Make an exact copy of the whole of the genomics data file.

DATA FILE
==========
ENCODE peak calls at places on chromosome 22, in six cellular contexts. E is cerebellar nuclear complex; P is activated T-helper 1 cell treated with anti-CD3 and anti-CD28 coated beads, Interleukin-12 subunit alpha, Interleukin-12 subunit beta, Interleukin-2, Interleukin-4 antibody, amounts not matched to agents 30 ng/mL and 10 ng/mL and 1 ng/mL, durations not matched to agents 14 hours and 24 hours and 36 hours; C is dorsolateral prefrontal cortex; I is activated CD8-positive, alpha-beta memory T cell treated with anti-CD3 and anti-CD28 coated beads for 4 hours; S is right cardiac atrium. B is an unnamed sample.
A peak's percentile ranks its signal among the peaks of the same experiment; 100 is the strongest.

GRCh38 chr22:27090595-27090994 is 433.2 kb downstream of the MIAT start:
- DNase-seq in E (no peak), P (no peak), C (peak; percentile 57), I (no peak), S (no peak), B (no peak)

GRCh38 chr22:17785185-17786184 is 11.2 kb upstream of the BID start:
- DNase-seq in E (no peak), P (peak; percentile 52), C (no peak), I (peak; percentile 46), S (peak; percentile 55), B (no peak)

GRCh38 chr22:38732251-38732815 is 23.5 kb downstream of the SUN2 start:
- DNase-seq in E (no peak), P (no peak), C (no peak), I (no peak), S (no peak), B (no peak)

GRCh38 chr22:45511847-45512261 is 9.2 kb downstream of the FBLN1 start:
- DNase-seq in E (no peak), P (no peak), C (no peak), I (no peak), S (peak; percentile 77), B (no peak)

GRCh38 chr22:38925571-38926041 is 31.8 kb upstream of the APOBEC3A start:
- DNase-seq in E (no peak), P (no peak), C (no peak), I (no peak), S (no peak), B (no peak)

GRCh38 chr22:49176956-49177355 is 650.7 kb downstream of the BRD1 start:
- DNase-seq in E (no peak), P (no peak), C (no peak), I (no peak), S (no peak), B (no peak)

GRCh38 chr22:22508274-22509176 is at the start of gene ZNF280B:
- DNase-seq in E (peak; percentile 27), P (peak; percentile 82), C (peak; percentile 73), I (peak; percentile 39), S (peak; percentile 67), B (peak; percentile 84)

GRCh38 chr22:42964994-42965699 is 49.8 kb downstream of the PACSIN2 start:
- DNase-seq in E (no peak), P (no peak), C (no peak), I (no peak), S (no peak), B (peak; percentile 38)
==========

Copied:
ENCODE peak calls at places on chromosome 22, in six cellular contexts. E is cerebellar nuclear complex; P is activated T-helper 1 cell treated with anti-CD3 and anti-CD28 coated beads, Interleukin-12 subunit alpha, Interleukin-12 subunit beta, Interleukin-2, Interleukin-4 antibody, amounts not matched to agents 30 ng/mL and 10 ng/mL and 1 ng/mL, durations not matched to agents 14 hours and 24 hours and 36 hours; C is dorsolateral prefrontal cortex; I is activated CD8-positive, alpha-beta memory T cell treated with anti-CD3 and anti-CD28 coated beads for 4 hours; S is right cardiac atrium. B is an unnamed sample.
A peak's percentile ranks its signal among the peaks of the same experiment; 100 is the strongest.

GRCh38 chr22:27090595-27090994 is 433.2 kb downstream of the MIAT start:
- DNase-seq in E (no peak), P (no peak), C (peak; percentile 57), I (no peak), S (no peak), B (no peak)

GRCh38 chr22:17785185-17786184 is 11.2 kb upstream of the BID start:
- DNase-seq in E (no peak), P (peak; percentile 52), C (no peak), I (peak; percentile 46), S (peak; percentile 55), B (no peak)

GRCh38 chr22:38732251-38732815 is 23.5 kb downstream of the SUN2 start:
- DNase-seq in E (no peak), P (no peak), C (no peak), I (no peak), S (no peak), B (no peak)

GRCh38 chr22:45511847-45512261 is 9.2 kb downstream of the FBLN1 start:
- DNase-seq in E (no peak), P (no peak), C (no peak), I (no peak), S (peak; percentile 77), B (no peak)

GRCh38 chr22:38925571-38926041 is 31.8 kb upstream of the APOBEC3A start:
- DNase-seq in E (no peak), P (no peak), C (no peak), I (no peak), S (no peak), B (no peak)

GRCh38 chr22:49176956-49177355 is 650.7 kb downstream of the BRD1 start:
- DNase-seq in E (no peak), P (no peak), C (no peak), I (no peak), S (no peak), B (no peak)

GRCh38 chr22:22508274-22509176 is at the start of gene ZNF280B:
- DNase-seq in E (peak; percentile 27), P (peak; percentile 82), C (peak; percentile 73), I (peak; percentile 39), S (peak; percentile 67), B (peak; percentile 84)

GRCh38 chr22:42964994-42965699 is 49.8 kb downstream of the PACSIN2 start:
- DNase-seq in E (no peak), P (no peak), C (no peak), I (no peak), S (no peak), B (peak; percentile 38)